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Oswego's tax cap could make budget process more transparent, efficient

Gino Geruntino
Republican Fifth Ward Councilor Billy Barlow (second from left) says the new five percent tax cap will make the city more efficient. (file photo)

Oswego city voters overwhelmingly approved a five percent tax cap on Election Day, and some lawmakers say they are on board with the new law, which they hope will bring more accountability and efficiency to the annual budget process.

Republican Fifth Ward Councilor Billy Barlow says he's excited to see the city's new five percent tax cap in place. But it isn't just about the city's taxpayers drawing a metaphorical line in the sand regarding the city's budget.

Barlow says the new law gives councilors more time to make thoughtful and prudent decisions with how it spends money.

"Just scanning through the budget, there's a lot of questions I have and a lot of stuff that I think requires thought," Barlow explained. "And for us to crunch it in the last, you know, if we start the budget process in late October or early November, that gives us not a whole lot of time."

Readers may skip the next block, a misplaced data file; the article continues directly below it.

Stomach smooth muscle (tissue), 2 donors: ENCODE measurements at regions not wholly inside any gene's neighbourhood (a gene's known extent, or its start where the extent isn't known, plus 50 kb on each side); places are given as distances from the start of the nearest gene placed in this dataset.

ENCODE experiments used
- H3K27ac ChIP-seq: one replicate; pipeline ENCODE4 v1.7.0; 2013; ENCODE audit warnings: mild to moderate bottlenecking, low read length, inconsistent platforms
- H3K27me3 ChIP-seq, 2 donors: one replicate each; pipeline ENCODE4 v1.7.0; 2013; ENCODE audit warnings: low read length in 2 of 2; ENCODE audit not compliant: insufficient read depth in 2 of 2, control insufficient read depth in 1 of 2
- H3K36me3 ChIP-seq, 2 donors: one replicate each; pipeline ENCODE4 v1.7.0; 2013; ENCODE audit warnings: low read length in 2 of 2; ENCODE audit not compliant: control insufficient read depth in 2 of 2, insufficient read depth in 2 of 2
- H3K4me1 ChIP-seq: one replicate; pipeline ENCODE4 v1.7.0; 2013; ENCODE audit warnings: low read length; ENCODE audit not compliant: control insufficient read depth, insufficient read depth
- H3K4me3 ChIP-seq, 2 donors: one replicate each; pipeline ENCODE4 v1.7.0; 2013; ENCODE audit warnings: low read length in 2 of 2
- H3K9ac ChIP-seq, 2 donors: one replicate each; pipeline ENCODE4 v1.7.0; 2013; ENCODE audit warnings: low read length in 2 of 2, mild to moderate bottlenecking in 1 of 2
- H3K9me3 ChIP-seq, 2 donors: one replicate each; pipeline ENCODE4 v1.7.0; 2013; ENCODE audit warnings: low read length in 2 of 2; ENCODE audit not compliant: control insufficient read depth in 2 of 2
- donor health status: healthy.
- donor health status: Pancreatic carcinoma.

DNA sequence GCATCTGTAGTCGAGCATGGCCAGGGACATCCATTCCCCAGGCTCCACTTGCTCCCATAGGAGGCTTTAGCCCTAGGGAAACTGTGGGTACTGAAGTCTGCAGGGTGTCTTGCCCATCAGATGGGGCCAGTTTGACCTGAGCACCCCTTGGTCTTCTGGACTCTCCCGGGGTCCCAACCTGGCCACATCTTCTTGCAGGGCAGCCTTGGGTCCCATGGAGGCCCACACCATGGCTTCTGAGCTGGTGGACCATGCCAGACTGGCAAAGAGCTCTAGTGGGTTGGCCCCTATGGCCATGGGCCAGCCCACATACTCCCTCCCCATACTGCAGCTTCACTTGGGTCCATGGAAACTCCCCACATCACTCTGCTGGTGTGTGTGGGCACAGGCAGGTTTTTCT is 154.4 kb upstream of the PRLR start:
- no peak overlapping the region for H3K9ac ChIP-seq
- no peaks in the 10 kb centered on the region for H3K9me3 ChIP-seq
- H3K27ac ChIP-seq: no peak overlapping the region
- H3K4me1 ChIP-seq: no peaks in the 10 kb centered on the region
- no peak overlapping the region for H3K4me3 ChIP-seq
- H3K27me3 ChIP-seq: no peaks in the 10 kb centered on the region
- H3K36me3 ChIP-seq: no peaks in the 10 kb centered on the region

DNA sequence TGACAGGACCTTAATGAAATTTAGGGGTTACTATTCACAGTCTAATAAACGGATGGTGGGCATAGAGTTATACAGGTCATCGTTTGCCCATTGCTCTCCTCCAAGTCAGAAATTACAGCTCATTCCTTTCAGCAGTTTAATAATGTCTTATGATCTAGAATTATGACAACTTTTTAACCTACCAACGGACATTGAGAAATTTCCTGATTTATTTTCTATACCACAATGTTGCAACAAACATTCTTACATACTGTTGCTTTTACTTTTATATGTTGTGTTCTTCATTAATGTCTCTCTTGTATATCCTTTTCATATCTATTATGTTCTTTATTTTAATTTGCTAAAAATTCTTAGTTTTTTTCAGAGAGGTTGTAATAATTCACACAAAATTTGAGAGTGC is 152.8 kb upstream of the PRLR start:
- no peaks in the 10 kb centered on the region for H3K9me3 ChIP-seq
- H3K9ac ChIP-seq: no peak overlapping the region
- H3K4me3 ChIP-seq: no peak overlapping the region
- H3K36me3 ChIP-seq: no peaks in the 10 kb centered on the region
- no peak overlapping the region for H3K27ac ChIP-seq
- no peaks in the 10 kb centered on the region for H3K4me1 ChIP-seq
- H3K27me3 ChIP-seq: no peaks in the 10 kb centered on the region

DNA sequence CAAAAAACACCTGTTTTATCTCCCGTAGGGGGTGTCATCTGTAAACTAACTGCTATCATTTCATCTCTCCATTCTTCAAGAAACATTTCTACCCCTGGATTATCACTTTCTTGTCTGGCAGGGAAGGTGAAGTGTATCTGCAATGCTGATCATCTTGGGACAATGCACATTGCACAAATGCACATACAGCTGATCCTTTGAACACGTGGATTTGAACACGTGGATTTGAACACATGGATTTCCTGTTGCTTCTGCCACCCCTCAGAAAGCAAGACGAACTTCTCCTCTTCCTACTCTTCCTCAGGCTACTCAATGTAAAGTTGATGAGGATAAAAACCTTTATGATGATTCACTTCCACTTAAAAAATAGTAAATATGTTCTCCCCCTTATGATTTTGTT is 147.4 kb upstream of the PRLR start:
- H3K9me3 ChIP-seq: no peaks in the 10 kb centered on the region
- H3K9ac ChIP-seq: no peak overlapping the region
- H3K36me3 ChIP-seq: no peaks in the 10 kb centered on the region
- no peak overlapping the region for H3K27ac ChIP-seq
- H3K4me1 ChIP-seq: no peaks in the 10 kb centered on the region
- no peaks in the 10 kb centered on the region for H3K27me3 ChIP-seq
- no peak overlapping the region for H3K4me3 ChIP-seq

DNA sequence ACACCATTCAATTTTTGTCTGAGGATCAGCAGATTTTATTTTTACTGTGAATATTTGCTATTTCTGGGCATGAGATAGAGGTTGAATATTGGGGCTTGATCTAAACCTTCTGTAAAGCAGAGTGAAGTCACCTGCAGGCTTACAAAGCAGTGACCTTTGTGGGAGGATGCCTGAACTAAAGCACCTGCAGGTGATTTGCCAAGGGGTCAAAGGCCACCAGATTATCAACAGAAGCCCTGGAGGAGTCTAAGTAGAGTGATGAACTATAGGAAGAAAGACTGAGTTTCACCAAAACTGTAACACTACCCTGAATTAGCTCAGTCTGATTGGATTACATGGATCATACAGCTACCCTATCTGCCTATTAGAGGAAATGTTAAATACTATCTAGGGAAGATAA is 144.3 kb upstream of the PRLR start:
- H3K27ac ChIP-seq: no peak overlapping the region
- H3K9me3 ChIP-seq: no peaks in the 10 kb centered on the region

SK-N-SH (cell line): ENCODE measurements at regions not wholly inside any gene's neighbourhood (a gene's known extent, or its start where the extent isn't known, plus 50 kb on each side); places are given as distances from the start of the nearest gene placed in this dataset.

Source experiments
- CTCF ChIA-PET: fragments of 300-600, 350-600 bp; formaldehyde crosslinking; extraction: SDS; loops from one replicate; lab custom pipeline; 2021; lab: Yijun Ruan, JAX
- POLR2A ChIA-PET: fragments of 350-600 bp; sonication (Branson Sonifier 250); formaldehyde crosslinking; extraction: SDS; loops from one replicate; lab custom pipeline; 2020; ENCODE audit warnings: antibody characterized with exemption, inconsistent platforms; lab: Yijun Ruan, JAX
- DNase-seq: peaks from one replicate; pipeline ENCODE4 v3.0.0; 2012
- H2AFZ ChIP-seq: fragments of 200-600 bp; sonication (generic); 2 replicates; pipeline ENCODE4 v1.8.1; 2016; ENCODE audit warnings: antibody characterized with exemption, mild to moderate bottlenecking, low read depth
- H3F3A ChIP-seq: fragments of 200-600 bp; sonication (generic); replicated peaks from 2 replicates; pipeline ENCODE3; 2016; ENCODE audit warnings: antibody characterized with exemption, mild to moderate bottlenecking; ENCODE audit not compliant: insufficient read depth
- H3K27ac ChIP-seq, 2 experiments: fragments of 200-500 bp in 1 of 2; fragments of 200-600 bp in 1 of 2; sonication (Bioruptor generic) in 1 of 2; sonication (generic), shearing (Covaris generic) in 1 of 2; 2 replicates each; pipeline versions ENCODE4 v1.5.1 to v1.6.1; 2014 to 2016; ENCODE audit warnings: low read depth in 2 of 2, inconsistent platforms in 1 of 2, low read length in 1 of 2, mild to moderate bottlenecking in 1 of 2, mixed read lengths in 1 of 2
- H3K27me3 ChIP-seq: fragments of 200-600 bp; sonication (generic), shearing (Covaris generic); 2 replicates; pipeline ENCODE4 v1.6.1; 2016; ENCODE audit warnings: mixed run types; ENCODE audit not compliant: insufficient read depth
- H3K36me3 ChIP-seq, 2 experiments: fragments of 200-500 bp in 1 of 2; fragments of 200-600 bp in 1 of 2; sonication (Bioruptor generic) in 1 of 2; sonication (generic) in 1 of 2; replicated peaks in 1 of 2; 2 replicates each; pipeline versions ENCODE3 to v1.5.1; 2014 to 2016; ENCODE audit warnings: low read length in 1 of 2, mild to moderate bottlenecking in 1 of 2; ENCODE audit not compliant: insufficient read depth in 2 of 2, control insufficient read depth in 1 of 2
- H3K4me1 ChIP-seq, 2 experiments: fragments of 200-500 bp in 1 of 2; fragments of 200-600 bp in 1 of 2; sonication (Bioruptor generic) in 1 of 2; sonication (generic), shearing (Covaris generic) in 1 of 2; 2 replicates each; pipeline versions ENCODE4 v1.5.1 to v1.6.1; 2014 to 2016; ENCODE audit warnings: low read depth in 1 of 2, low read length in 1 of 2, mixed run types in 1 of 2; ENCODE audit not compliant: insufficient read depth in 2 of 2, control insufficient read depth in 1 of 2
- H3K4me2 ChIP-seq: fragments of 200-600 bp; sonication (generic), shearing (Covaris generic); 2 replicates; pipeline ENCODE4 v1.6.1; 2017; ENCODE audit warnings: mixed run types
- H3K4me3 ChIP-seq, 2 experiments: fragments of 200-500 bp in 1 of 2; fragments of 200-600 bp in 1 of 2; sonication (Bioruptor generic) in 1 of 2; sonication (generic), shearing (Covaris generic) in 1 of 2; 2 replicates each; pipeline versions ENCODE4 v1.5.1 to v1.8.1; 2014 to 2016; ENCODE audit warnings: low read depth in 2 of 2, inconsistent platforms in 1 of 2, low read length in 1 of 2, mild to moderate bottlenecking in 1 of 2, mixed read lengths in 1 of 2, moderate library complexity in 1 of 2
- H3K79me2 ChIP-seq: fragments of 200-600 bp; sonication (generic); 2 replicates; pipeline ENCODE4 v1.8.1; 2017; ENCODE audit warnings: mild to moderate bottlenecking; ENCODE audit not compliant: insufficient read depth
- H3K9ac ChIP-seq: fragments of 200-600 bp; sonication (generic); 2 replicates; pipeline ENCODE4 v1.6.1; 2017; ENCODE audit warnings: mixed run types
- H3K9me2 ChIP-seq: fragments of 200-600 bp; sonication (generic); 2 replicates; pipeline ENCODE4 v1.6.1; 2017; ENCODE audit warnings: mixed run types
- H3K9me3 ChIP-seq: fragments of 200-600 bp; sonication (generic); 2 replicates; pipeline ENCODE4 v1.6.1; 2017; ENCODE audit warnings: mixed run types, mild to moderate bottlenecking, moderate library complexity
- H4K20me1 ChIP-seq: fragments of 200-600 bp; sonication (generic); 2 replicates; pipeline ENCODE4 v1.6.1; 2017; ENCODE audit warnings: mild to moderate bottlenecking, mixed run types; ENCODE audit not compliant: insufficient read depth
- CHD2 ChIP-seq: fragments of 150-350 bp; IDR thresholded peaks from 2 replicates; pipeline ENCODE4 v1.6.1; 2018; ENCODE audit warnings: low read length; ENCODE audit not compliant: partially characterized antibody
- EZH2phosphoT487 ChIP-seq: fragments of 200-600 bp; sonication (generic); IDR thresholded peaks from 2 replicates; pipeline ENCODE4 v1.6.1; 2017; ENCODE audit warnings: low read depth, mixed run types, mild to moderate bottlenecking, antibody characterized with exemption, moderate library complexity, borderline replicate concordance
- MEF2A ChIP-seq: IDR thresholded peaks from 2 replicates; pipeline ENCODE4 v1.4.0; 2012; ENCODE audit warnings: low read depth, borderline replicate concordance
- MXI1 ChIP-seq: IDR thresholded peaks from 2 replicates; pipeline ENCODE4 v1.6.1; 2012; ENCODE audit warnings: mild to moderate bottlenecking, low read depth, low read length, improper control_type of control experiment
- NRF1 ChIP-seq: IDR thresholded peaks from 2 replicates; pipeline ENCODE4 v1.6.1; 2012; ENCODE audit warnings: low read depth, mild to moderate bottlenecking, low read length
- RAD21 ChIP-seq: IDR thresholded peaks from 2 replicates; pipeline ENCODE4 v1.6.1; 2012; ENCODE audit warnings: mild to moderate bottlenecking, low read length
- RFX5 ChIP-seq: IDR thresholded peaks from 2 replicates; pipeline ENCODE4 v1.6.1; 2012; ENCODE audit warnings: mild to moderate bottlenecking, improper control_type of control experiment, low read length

The new law mandates that the city's mayor have a budget ready by August 1 and approved by the Oswego Common Council by August 31. If the budget has a property tax increase above the five percent threshold then it has to go on the ballot to be approved by voters.

Barlow says the downside is that some of the numbers the city needs to plug into its spending plan will not be available before August. But he says if the city can put together a loose budget in the spring and come up with goals, the process could be more efficient and transparent.

"Is it going to make the budgeting process maybe more difficult for us? I think so," Barlow said. "Does it take some say away from the councilors? Sure it does, because now the public has more say. But I don't think the seven of us, I don't think anybody disagrees that the public shouldn't have a significant say in the budgeting process."

He says it will help the city make better spending decisions without threatening cuts to items that improve the city's quality of life.

"Once we do those things, if a substantial tax increase is warranted, then we may have to make some difficult decisions," Barlow said. "But with this tax cap put in place, I think the duty of the council and this administration is to just be as efficient as we can. However that affects the budgeting process, we're going to have to do it to stay under the cap."

The new law will be applied to this year's budget, though city councilors say the budget, which will be formally presented on Monday, includes a tax increase lower than the cap.